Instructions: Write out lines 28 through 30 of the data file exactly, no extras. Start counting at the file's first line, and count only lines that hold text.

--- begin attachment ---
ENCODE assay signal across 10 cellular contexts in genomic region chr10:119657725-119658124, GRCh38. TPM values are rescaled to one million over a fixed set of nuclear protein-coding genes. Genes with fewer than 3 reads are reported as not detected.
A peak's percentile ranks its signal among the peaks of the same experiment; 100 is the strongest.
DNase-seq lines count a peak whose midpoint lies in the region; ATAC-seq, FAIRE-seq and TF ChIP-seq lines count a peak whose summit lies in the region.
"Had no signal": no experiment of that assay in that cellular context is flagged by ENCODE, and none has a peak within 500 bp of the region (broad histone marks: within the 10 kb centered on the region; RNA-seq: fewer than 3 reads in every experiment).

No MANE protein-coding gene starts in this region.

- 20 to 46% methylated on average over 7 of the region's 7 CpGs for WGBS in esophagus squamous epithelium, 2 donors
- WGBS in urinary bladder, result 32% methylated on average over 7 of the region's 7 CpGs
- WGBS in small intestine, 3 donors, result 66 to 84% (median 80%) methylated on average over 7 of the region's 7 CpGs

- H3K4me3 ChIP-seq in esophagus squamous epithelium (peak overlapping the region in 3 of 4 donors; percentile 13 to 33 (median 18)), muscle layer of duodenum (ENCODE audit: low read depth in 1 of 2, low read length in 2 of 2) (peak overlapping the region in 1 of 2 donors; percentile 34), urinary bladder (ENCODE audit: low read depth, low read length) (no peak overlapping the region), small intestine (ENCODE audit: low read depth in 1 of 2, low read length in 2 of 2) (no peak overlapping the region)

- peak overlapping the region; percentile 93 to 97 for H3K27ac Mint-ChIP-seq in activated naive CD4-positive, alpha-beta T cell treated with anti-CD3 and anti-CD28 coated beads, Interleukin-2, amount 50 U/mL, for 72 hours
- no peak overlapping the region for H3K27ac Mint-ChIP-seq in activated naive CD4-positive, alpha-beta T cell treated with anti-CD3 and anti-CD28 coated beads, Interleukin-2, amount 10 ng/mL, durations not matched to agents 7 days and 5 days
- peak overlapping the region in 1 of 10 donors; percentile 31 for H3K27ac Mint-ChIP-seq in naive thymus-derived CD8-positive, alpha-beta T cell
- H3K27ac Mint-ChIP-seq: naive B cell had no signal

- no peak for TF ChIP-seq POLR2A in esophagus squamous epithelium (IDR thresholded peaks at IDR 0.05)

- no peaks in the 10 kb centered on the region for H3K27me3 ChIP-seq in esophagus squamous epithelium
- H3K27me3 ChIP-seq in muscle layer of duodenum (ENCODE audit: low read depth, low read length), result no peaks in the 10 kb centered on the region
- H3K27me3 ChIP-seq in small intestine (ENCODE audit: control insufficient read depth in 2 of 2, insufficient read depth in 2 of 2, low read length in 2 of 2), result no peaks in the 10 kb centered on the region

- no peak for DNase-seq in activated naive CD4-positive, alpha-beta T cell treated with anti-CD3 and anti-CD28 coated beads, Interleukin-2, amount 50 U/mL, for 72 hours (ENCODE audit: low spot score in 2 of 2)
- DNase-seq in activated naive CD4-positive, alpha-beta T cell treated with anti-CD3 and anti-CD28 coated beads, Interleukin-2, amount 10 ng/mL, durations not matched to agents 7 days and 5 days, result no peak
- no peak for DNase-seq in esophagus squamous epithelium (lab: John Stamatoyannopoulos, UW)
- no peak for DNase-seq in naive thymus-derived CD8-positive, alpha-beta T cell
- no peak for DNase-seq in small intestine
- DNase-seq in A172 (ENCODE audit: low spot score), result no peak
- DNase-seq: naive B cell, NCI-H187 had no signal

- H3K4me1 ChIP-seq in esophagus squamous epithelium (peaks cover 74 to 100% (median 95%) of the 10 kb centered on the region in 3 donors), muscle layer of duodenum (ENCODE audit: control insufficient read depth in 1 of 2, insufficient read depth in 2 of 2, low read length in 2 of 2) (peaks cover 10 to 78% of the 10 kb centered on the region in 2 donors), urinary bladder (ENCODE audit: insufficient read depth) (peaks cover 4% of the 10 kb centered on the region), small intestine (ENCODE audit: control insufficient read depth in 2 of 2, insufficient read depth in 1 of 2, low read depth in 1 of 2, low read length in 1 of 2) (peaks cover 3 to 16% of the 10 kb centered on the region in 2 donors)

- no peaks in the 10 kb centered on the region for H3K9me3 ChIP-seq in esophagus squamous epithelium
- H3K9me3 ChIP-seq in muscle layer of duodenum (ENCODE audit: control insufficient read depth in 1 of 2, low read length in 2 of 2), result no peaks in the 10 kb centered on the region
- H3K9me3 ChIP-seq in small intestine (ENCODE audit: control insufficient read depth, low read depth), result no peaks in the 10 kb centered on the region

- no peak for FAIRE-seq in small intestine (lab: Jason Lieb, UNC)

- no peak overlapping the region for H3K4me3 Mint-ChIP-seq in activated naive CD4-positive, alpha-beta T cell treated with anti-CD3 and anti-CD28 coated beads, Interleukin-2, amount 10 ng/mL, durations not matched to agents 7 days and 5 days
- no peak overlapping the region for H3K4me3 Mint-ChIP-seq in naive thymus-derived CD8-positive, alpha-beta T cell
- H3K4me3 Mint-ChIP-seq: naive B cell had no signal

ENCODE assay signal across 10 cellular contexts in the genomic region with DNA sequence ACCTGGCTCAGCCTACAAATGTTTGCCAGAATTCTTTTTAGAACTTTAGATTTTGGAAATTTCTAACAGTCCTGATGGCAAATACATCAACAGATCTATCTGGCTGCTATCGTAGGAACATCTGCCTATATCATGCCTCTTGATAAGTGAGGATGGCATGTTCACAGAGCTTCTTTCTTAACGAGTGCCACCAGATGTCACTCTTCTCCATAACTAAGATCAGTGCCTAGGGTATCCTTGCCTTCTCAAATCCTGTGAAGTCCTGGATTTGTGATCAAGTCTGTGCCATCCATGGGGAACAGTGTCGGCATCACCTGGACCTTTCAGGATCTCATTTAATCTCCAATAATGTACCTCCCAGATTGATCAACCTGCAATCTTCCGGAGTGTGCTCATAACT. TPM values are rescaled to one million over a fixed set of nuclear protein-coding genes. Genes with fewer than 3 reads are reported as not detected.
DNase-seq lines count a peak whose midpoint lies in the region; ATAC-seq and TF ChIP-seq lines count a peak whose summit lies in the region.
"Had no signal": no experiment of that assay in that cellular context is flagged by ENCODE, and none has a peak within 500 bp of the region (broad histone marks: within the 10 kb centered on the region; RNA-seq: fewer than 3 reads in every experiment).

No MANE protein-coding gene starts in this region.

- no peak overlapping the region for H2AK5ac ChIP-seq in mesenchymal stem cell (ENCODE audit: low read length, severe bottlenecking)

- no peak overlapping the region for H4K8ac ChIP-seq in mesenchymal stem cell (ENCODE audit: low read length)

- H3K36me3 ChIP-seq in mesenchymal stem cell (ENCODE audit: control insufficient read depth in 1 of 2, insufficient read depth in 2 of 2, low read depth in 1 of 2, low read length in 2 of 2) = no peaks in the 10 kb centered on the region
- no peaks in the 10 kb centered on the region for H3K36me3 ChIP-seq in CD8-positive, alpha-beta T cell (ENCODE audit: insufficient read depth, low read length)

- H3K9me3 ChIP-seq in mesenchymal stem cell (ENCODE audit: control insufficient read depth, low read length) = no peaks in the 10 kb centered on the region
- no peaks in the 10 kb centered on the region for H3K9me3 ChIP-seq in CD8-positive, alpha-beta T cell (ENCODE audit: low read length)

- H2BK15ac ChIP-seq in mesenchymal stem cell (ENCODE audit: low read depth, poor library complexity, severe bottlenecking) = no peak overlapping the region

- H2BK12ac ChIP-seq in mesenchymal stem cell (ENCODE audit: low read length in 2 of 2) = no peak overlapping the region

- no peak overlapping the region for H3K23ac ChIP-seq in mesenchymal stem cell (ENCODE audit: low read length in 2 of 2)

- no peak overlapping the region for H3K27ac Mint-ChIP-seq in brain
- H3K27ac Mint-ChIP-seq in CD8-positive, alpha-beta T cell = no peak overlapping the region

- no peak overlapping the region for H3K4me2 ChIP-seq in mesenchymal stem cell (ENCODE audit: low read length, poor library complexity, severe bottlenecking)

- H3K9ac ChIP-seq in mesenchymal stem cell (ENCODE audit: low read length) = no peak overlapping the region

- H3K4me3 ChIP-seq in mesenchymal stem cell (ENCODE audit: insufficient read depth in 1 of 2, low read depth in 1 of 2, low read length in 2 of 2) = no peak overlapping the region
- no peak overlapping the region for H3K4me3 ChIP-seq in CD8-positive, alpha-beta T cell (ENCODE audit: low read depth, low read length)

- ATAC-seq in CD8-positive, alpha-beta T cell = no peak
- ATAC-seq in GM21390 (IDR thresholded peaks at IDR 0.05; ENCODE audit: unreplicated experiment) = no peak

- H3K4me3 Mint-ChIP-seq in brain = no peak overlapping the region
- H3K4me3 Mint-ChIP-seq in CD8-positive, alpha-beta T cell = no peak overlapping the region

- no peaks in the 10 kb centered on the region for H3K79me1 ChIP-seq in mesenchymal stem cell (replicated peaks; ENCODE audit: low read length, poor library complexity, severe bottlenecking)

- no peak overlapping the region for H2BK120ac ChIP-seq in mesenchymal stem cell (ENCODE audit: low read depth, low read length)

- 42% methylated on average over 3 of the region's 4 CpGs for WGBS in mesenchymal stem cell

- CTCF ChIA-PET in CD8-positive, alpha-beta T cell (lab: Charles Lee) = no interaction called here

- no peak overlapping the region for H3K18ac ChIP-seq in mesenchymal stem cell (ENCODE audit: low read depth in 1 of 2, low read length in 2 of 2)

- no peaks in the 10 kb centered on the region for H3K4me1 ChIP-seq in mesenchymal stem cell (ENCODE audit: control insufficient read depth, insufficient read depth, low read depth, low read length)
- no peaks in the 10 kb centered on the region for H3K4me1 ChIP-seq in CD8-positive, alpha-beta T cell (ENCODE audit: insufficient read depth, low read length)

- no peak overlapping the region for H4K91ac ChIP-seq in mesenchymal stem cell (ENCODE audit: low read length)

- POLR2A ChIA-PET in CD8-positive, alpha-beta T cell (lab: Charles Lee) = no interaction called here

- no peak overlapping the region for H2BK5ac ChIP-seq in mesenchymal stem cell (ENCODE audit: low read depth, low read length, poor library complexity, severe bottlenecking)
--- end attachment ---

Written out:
- H3K9me3 ChIP-seq in small intestine (ENCODE audit: control insufficient read depth, low read depth), result no peaks in the 10 kb centered on the region

- no peak for FAIRE-seq in small intestine (lab: Jason Lieb, UNC)

- no peak overlapping the region for H3K4me3 Mint-ChIP-seq in activated naive CD4-positive, alpha-beta T cell treated with anti-CD3 and anti-CD28 coated beads, Interleukin-2, amount 10 ng/mL, durations not matched to agents 7 days and 5 days